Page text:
New bill would stop Senate from blocking Supreme Court pick like it did to Obama

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'Recent upheaval in the Court has only made it clear how much that reform is needed,' Democratic Rep. Don Beyer said.

House Democrats plan to introduce a bill on Tuesday containing a provision that would prevent the Senate from delaying action on a Supreme Court nomination for more than 120 days.

Reps. Ro Khanna (CA), Joe Kennedy III (MA), and Don Beyer (VA) are co-sponsors of the Supreme Court Term Limits and Regular Appointments Act of 2020.

"If the Senate does not exercise its advice and consent authority with respect to a President's nominee to the Supreme Court within 120 days after the nomination, the Senate shall be deemed to have waived its advice and consent authority with respect to such nominee, and the nominee shall be seated as a Justice of the Supreme Court," the provision states.

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Khanna, chair of the House Progressive Caucus, said the bill "would save the country a lot of agony and help lower the temperature over fights for the court that go to the fault lines of cultural issues and is one of the primary things tearing at our social fabric."

In a statement released on Friday, Khanna said: "It's time to standardize and democratize the Supreme Court."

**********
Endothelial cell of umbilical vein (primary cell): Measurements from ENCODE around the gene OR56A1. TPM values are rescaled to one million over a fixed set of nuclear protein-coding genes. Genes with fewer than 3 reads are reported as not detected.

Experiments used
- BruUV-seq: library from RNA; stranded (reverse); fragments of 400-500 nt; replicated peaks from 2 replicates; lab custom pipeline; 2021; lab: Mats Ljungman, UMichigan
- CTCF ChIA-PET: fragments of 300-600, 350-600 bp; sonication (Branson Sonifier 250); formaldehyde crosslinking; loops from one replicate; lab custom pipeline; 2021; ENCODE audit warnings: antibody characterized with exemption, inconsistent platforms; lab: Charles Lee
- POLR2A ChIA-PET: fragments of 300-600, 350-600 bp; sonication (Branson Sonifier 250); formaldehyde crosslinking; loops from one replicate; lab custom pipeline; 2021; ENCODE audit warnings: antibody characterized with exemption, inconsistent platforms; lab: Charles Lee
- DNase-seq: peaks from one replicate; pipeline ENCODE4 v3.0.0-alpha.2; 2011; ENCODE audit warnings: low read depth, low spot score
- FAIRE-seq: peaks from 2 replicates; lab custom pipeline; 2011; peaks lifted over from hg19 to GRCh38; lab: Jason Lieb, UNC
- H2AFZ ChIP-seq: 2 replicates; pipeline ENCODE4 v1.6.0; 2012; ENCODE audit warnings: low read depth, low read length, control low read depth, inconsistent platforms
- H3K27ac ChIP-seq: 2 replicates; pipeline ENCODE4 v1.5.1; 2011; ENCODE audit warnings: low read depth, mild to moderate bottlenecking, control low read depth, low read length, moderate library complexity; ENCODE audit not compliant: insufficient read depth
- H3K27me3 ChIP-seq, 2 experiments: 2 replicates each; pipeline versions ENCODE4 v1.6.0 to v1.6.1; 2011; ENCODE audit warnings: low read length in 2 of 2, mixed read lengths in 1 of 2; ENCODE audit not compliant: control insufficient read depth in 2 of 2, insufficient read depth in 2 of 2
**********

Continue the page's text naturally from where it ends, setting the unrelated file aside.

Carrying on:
On March 16, 2016, President Barack Obama nominated Judge Merrick Garland to fill the seat on the court previously held by the late Justice Antonin Scalia. Senate Majority Leader Mitch McConnell refused to hold hearings on Garland's nomination or even meet with the judge.

Nearly seven months elapsed between Garland's nomination and the 2016 presidential election.

This year, Donald Trump, McConnell, and Senate Republicans hope to confirm Trump's Supreme Court nominee Amy Coney Barrett less than two months before the November election.

The House bill aims to reduce bitter partisan fighting over Supreme Court nominations with an 18-year term limit for justices.

The new limit would not apply to justices who are already confirmed and seated on the court.

Justices who finish serving their 18-year term would be designated "senior justices" and would then be rotated to serve on lower courts. Should there be a Supreme Court vacancy, "senior justices" could be assigned to serve on the court until a replacement is confirmed.

"We can't face a national crisis every time a vacancy occurs on the Supreme Court," Khanna said. "No justice should feel the weight of an entire country on their shoulders. No president should be able to shift the ideology of our highest judicial body by mere chance."

Beyer said: "Recent upheaval in the Court has only made it clear how much that reform is needed."

Published with permission from The American Independent Foundation.